But with the general environment of politician bashing at the moment all these factors, which would normally work against her adoption, have been set aside. The effect on the local party workers who presumably did not know this woman prior to the primary election process must be undermining to say the least. She lives and works outside the constituency and has never contributed anything to the Totnes Conservative Party. She did hardly any campaigning for the candidature. She just tossed her name into the hat. But to repeat, this has been hailed as the future of British politics.
Whatever the merits or demerits of primary elections for MPs there is little doubt why the Conservatives have chosen to showcase their new found interest in them at the present time. The MPs expenses scandal resulted in a lot of people seeking a remedy in constitutional and electoral system changes, invariably with the claim that their proposals would deliver “more democracy”. We referred to these proposals in REPUBLICAN PARTY NEWSLETTER No 33. The idea of primary elections is just one of these myriad ideas floating around. It goes without saying that the really important reform of having the executive elected separately from parliament is not generally considered. (The comments by Michael Portillo and David Starkey are a honourable exception.)
So what is wrong with primary elections, if anything?
There is a great deal wrong with them. In simplistic fashion they mean more voting by the electorate and so it is argued they must mean more democracy. But rather than argue about whether they are more democratic or not (and it is not clear cut either way) we should ask whether they produce the right kind of democracy.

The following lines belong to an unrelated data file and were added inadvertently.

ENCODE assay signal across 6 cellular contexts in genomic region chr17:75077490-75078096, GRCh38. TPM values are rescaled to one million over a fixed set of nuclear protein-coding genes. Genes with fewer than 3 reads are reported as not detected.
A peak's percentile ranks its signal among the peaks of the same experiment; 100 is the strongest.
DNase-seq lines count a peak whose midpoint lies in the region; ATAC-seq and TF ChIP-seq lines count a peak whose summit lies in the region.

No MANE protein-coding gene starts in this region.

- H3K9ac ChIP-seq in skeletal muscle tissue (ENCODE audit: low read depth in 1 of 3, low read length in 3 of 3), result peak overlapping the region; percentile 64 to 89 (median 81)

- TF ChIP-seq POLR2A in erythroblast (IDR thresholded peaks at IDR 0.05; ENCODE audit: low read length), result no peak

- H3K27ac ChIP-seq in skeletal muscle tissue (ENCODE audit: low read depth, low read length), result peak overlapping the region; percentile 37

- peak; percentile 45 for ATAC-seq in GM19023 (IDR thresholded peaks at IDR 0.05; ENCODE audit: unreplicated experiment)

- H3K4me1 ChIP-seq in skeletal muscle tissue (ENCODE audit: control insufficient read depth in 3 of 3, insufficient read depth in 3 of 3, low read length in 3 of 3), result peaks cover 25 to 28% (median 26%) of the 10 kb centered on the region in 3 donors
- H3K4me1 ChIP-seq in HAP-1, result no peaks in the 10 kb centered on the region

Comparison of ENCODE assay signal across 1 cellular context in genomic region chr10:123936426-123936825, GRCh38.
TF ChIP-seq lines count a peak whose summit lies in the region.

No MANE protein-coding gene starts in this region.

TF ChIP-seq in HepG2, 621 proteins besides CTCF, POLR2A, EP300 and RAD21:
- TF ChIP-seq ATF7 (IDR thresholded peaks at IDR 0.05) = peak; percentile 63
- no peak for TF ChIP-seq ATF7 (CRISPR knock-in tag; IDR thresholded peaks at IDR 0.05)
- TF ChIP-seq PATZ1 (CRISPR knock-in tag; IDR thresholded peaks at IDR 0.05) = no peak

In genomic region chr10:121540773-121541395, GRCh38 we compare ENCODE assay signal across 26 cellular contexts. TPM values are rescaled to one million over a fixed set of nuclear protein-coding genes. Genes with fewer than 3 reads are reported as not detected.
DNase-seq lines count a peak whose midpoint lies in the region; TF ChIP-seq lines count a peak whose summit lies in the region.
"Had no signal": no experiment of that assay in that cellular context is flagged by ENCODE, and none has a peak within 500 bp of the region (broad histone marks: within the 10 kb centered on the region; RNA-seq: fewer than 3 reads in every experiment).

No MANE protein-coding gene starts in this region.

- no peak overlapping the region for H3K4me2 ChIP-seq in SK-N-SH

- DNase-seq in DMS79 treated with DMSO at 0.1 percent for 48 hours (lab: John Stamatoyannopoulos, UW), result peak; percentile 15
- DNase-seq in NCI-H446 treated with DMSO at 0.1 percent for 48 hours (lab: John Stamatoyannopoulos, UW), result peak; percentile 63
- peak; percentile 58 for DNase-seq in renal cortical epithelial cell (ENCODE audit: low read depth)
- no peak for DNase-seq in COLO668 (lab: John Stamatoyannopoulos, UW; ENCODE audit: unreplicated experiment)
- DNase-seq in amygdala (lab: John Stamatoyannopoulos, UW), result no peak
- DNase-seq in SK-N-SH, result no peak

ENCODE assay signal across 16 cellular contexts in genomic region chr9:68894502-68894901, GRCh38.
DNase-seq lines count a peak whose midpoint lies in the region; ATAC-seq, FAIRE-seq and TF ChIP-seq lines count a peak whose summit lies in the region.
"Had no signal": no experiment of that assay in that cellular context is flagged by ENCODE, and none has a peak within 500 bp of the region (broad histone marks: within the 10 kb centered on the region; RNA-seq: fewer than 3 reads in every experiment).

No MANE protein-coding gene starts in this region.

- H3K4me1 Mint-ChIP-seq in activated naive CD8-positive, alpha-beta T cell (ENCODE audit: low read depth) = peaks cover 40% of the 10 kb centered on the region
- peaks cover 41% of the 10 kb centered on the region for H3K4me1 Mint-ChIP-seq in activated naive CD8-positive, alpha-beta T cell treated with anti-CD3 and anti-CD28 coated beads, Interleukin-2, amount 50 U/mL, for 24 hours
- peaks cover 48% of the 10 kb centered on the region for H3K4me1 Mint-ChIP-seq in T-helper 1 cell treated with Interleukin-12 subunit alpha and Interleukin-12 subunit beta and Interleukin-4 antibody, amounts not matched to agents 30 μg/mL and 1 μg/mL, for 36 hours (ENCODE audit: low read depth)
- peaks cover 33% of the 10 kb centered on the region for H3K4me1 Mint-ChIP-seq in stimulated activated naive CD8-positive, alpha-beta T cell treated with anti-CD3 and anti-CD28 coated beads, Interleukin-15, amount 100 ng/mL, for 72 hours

In the first place we should not forget that no political party holds primary elections in order to create more democracy. They hold them to maximize the chances of their candidate – not the same thing. The party seeks to choose the most electable candidate in advance of the election proper, and there can be no doubt that that was the intention of the Conservative in Totnes.
In this sense the primary election is like an opinion poll or even a giant focus group. So what we are seeing here is a reaffirmation of the general drift towards deciding politics on the basis of what it is thought the voters would prefer rather than on the basis of political conviction. The very word “conviction” is often referred to as being suspect. Indeed, if you had mentioned primaries a few years ago in the Kingdom, you would have been greeted with cries of “trivializing” and “Americanizing” politics.
Leaving this aspect of primaries apart, let us just consider for a moment how the mechanism of primaries would play out in practice. For these reflections we need to consider “open” and “closed” primaries separately for they operate quite differently from each other.
Losing Candidates too political